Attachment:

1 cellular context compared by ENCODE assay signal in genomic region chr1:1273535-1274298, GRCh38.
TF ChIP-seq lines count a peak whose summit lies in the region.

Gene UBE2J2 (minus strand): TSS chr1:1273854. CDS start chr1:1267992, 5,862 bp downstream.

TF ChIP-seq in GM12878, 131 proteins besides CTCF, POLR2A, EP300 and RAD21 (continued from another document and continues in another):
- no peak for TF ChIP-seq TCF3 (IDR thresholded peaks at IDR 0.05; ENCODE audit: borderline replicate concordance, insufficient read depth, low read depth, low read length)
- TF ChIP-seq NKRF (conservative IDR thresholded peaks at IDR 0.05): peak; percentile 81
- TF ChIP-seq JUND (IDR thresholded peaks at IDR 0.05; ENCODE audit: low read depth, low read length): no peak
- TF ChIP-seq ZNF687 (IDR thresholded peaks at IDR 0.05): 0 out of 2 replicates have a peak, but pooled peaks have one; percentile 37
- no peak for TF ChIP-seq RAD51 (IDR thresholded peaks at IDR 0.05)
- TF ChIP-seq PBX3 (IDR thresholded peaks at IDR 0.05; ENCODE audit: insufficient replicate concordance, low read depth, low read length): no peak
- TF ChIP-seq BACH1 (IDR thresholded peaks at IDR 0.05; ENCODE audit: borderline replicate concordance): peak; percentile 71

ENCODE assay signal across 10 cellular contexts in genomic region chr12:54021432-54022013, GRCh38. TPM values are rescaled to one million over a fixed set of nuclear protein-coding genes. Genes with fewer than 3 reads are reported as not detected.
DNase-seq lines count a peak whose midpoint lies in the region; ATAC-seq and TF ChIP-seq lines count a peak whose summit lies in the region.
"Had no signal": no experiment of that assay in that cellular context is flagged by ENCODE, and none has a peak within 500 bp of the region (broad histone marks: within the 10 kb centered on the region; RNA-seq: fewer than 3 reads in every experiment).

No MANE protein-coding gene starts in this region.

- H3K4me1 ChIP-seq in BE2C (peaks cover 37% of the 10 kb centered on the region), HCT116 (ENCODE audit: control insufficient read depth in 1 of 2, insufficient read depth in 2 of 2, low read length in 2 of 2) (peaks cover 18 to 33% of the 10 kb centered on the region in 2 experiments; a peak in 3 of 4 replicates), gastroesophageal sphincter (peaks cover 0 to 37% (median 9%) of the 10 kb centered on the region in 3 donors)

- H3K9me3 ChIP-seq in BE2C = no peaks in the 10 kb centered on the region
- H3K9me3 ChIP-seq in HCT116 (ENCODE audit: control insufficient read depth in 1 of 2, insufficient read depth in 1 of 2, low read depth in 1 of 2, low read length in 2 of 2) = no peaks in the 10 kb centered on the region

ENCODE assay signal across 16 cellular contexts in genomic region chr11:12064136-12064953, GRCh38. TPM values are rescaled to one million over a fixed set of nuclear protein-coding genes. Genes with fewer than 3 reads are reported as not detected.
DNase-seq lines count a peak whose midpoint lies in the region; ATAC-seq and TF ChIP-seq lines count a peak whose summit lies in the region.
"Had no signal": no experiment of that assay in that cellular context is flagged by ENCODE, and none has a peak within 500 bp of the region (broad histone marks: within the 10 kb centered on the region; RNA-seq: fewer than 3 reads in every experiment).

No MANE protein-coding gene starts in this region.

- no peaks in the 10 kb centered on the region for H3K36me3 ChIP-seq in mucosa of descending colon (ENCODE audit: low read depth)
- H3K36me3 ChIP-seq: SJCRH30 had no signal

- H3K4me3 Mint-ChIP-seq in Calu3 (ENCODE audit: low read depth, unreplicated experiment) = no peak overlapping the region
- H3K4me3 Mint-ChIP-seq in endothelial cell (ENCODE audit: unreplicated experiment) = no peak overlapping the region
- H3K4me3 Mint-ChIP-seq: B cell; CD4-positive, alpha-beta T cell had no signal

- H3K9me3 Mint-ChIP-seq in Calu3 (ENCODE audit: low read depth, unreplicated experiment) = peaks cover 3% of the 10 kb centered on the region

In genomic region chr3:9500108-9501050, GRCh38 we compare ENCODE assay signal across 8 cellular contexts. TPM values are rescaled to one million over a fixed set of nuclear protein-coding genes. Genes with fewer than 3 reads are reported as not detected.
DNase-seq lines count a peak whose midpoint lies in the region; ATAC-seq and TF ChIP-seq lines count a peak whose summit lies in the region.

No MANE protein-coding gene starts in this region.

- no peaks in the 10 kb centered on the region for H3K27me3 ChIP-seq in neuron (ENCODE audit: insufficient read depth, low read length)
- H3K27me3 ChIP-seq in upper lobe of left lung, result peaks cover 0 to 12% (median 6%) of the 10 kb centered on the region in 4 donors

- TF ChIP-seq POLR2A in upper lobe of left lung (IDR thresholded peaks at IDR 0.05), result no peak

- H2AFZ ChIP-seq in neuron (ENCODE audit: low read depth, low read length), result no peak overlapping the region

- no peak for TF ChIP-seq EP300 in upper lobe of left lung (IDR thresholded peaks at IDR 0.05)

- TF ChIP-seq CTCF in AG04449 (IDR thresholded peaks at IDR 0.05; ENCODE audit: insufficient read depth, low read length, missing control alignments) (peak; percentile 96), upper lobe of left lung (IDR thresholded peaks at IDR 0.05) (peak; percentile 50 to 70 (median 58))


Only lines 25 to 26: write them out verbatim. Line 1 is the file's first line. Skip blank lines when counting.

- H3K4me3 Mint-ChIP-seq in Calu3 (ENCODE audit: low read depth, unreplicated experiment) = no peak overlapping the region
- H3K4me3 Mint-ChIP-seq in endothelial cell (ENCODE audit: unreplicated experiment) = no peak overlapping the region